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Publication numberUS5314579 A
Publication typeGrant
Application numberUS 07/995,356
Publication dateMay 24, 1994
Filing dateDec 22, 1992
Priority dateJan 13, 1992
Fee statusPaid
Also published asCA2127785A1, EP0623042A1, EP0623042A4, WO1993013843A1
Publication number07995356, 995356, US 5314579 A, US 5314579A, US-A-5314579, US5314579 A, US5314579A
InventorsChieh-Yuan F. Sung
Original AssigneeQuantum Chemical Corporation
Export CitationBiBTeX, EndNote, RefMan
External Links: USPTO, USPTO Assignment, Espacenet
Process for removing hydrocarbons from polymer slurries
US 5314579 A
Abstract
A highly energy efficient process for removing hydrocarbons from polymer slurries is disclosed. The process includes feeding a hydrocarbon-containing polymer slurry to a flash tank to flash a portion of the hydrocarbon from the slurry. Thereafter, the resulting slurry is fed to a fluid bed dryer wherein additional hydrocarbon is stripped from the polymer. Subsequently, the resulting polymer powder is transferred to a powder silo wherein further hydrocarbon is removed from the polymer utilizing a heated purge gas flowing countercurrent to the polymer powder. The polymer output preferably has a low hydrocarbon content, on the order of 100 ppm or less.
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Claims(15)
What is claimed is:
1. A process for removing a hydrocarbon from a polymer slurry comprising the steps of:
feeding a hydrocarbon-containing polymer slurry to a flash tank operated at a pressure sufficiently above atmospheric pressure, in the approximate range of about 70-120 psig, to flash at least about 80% of the hydrocarbon from the slurry;
feeding the resulting slurry from the flash tank to a fluid bed dryer operated at a pressure in the approximate range of about 1-2 psig;
stripping additional hydrocarbon from the polymer in the fluid bed dryer utilizing heated hydrocarbon as the stripping gas;
transferring the resulting polymer from the fluid bed dryer to a powder silo wherein additional hydrocarbon is removed from the polymer utilizing a heated purge gas flowing countercurrent to the polymer;
venting the hydrocarbon flashed from the slurry in the flash tank and recovering a major portion of said hydrocarbon in a cooling water condenser; and
collecting from the powder silo polymer powder having a hydrocarbon content below about 100 ppm.
2. The process of claim 1 wherein said hydrocarbon is solvent or monomer.
3. The process of claim 2 wherein said hydrocarbon is a solvent and said polymer slurry is a polyolefin slurry.
4. The process of claim 3 wherein said solvent is isobutane and said polyolefin slurry is a polyethylene slurry.
5. The process of claim 4 wherein the powder collected from the powder silo is polyethylene powder which is substantially free of isobutane solvent.
6. The process of claim 5 further comprising venting from the powder silo the purge gas containing the hydrocarbon removed from the polymer.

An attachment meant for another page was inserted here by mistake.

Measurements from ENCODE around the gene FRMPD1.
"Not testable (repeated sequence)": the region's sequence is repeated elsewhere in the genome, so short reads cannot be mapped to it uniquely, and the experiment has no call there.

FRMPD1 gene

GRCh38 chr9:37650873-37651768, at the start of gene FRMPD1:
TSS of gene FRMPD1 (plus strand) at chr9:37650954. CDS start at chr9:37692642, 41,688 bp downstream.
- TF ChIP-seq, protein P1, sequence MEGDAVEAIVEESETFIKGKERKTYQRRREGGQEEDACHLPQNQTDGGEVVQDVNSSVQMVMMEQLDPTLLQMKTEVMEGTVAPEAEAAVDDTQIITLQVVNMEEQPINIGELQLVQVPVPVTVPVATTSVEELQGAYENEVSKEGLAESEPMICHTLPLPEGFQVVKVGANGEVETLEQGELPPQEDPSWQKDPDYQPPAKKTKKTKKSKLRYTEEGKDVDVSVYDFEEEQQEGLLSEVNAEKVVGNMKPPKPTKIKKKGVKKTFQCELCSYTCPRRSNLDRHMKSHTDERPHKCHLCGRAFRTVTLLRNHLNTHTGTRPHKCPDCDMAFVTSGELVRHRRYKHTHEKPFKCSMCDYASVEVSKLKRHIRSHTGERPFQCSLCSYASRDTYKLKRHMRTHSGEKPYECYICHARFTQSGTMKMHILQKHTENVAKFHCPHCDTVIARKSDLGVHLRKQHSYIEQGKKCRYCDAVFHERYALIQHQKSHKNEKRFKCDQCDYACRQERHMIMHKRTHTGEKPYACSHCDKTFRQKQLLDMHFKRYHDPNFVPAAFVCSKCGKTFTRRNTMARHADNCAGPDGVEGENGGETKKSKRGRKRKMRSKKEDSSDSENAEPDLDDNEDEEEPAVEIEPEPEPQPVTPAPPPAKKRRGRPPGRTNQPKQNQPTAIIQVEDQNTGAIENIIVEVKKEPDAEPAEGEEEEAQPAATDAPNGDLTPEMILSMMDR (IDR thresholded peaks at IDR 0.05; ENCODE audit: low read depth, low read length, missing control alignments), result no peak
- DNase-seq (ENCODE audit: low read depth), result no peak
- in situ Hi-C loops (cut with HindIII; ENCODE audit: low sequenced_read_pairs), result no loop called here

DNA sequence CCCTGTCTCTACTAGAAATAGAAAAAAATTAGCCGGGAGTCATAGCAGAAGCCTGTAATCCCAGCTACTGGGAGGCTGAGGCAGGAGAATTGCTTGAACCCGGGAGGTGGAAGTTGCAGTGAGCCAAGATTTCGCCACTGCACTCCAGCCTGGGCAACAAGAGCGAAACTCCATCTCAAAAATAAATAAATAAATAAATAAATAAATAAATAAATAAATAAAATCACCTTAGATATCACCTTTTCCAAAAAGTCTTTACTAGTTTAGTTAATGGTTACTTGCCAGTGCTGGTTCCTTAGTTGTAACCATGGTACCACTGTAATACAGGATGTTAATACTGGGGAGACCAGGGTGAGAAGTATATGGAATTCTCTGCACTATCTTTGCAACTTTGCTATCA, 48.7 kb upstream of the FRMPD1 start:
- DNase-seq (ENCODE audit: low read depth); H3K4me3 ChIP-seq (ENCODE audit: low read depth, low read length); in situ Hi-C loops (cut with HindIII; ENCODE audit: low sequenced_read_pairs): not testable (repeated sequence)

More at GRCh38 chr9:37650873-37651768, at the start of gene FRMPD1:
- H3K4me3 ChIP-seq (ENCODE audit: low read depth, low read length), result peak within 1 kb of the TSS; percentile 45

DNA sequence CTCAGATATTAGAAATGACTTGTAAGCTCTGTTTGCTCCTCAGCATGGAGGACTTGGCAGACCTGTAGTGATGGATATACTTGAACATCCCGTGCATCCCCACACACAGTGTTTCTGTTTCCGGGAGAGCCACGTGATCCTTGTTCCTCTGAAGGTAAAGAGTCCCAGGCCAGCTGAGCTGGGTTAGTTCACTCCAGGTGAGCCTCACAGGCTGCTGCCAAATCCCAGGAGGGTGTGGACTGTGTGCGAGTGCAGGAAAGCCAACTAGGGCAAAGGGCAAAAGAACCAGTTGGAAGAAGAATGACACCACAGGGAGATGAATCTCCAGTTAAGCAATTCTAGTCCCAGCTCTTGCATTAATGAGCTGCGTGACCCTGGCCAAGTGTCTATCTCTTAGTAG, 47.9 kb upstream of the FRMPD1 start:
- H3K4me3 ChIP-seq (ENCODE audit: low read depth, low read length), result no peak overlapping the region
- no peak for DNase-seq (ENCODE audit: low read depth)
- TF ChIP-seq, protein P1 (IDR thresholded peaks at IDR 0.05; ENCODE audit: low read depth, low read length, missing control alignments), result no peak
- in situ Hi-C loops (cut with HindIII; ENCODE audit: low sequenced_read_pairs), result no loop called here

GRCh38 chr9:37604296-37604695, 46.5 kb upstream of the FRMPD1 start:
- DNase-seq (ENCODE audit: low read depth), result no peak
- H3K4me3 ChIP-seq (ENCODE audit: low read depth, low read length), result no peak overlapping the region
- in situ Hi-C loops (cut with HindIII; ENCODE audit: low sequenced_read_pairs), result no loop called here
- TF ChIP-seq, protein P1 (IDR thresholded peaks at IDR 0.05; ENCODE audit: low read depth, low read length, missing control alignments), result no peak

7. The process of claim 5 further comprising recycling a portion of the isobutane output from the fluid bed dryer as the stripping gas in the fluid bed dryer and recovering a portion of the isobutane in a cooling water condenser.
8. The process of claim 5 wherein the collected polyethylene powder contains between about 50-100 ppm isobutane solvent.
9. The process of claim 4 wherein said flash tank is operated at a temperature in the range of about 110-135 F.
10. The process of claim 9 wherein the slurry has a residence time in said flash tank of about 15 minutes.
11. The process of claim 10 wherein the stripping gas utilized in the fluid bed dryer is isobutane gas heated to about 220 F.
12. The process of claim 11 wherein the polyethylene has a residence time in said fluid bed dryer in the range of about 7-15 minutes.
13. The process of claim 12 wherein the purge gas utilized in the powder silo is nitrogen heated to about 180-220 F.
14. The process of claim 13 wherein the polyethylene powder has a residence time in the powder silo of about 30 minutes.
15. A process for removing a hydrocarbon from a polymer slurry comprising the steps of:
feeding a hydrocarbon-containing polymer slurry to a flash tank operated at a pressure sufficiently above atmospheric pressure, in the range of about 70-120 psig and at a temperature in the range of about 110-135 F., to flash at least about 80% of the hydrocarbon from the slurry;
feeding the resulting slurry from a flash tank to a fluid bed dryer operated at a pressure of about 1-2 psig;
stripping additional hydrocarbon from the polymer in the fluid bed dryer utilizing heated hydrocarbon as the stripping gas;
transferring the resulting polymer from the fluid bed dryer to a powder silo wherein additional hydrocarbon is removed from the polymer utilizing a heated purge gas flowing countercurrent to the polymer;
venting the hydrocarbon flashed from the slurry in the flash tank and recovering a major portion of said hydrocarbon in a cooling water condenser; and
collecting from the powder silo polymer powder having a hydrocarbon content below about 100 ppm.
Description

This application is a continuation of application Ser. No. 07/820,157, filed Jan. 13, 1992, abandoned.

FIELD OF THE INVENTION

The present invention is directed to a process for reducing hydrocarbon emissions, and more particularly to an energy efficient process for removing hydrocarbons from polymer slurries.

BACKGROUND OF THE INVENTION